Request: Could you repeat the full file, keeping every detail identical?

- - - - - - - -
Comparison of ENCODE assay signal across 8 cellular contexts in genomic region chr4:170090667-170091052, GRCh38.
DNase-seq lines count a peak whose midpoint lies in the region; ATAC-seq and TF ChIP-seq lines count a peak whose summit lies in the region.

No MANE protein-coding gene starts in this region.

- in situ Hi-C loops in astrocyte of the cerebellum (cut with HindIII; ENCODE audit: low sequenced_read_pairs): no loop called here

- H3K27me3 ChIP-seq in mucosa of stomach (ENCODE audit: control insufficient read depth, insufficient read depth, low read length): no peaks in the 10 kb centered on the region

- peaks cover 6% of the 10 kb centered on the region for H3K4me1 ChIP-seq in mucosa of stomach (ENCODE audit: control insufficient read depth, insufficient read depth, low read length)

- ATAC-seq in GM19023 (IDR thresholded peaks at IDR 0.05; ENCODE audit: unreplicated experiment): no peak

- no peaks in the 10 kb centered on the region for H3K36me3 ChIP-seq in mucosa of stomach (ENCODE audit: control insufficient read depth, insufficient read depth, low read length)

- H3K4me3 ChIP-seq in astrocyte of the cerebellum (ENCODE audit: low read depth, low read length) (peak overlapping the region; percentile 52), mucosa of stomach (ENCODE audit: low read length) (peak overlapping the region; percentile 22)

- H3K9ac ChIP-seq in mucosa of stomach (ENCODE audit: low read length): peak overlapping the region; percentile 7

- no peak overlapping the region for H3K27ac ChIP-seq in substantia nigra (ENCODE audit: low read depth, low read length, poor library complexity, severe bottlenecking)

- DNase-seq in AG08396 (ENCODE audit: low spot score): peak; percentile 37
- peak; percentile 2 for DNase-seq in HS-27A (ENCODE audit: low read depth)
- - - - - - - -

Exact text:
Comparison of ENCODE assay signal across 8 cellular contexts in genomic region chr4:170090667-170091052, GRCh38.
DNase-seq lines count a peak whose midpoint lies in the region; ATAC-seq and TF ChIP-seq lines count a peak whose summit lies in the region.

No MANE protein-coding gene starts in this region.

- in situ Hi-C loops in astrocyte of the cerebellum (cut with HindIII; ENCODE audit: low sequenced_read_pairs): no loop called here

- H3K27me3 ChIP-seq in mucosa of stomach (ENCODE audit: control insufficient read depth, insufficient read depth, low read length): no peaks in the 10 kb centered on the region

- peaks cover 6% of the 10 kb centered on the region for H3K4me1 ChIP-seq in mucosa of stomach (ENCODE audit: control insufficient read depth, insufficient read depth, low read length)

- ATAC-seq in GM19023 (IDR thresholded peaks at IDR 0.05; ENCODE audit: unreplicated experiment): no peak

- no peaks in the 10 kb centered on the region for H3K36me3 ChIP-seq in mucosa of stomach (ENCODE audit: control insufficient read depth, insufficient read depth, low read length)

- H3K4me3 ChIP-seq in astrocyte of the cerebellum (ENCODE audit: low read depth, low read length) (peak overlapping the region; percentile 52), mucosa of stomach (ENCODE audit: low read length) (peak overlapping the region; percentile 22)

- H3K9ac ChIP-seq in mucosa of stomach (ENCODE audit: low read length): peak overlapping the region; percentile 7

- no peak overlapping the region for H3K27ac ChIP-seq in substantia nigra (ENCODE audit: low read depth, low read length, poor library complexity, severe bottlenecking)

- DNase-seq in AG08396 (ENCODE audit: low spot score): peak; percentile 37
- peak; percentile 2 for DNase-seq in HS-27A (ENCODE audit: low read depth)